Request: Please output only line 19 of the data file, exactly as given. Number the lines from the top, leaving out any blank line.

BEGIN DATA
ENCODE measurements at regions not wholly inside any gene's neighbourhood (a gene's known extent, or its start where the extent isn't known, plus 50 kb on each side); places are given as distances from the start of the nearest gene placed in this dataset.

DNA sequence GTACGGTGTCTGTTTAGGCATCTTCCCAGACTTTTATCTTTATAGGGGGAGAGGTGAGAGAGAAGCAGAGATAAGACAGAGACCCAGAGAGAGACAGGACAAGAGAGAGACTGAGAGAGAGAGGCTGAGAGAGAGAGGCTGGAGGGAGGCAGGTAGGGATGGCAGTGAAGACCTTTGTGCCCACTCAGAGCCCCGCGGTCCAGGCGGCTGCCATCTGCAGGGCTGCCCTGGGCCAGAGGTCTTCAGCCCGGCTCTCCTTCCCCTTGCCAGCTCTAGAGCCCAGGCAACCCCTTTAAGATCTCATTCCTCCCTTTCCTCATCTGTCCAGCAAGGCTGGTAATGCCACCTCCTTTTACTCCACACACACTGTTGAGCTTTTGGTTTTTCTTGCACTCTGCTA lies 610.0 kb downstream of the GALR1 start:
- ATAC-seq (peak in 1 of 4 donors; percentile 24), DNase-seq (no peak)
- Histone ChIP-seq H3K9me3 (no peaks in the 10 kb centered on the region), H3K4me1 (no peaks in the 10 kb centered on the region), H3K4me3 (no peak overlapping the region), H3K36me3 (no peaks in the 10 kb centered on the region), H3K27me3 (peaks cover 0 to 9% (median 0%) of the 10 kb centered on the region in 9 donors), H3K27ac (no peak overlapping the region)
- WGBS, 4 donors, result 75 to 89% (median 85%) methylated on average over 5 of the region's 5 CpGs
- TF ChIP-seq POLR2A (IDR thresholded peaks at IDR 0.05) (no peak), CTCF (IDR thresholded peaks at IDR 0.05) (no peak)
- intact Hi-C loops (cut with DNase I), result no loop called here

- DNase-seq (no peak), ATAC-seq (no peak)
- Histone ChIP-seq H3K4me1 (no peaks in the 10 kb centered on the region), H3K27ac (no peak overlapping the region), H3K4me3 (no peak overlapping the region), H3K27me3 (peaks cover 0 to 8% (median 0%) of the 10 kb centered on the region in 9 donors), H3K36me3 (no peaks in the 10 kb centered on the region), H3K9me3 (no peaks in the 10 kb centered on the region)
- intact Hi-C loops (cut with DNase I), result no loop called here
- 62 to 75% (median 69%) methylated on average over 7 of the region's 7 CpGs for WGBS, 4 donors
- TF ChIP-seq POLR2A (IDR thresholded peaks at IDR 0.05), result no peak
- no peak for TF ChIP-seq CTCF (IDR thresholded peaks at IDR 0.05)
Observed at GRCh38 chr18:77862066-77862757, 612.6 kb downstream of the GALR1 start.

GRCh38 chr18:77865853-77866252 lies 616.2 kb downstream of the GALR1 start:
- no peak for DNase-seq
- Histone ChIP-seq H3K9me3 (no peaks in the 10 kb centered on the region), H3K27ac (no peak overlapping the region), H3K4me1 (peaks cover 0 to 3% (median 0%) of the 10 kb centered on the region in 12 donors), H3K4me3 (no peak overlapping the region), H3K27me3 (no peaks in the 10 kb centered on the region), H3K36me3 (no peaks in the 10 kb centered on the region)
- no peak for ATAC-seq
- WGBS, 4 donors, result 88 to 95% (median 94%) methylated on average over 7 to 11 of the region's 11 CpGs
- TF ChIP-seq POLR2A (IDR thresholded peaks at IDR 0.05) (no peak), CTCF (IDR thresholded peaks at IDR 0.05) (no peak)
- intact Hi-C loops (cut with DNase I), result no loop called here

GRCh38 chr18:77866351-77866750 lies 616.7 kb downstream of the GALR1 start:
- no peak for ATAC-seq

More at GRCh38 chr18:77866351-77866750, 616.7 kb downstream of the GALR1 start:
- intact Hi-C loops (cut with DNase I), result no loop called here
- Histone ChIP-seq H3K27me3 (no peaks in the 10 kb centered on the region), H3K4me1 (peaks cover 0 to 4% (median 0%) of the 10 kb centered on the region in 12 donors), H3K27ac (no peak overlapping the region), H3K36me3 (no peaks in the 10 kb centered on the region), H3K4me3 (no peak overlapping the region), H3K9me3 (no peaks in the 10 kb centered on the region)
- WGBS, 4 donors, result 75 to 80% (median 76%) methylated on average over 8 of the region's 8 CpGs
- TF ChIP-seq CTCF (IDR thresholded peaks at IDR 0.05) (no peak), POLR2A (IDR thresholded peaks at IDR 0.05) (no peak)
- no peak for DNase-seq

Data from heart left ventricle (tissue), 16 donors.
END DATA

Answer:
- WGBS, 4 donors, result 88 to 95% (median 94%) methylated on average over 7 to 11 of the region's 11 CpGs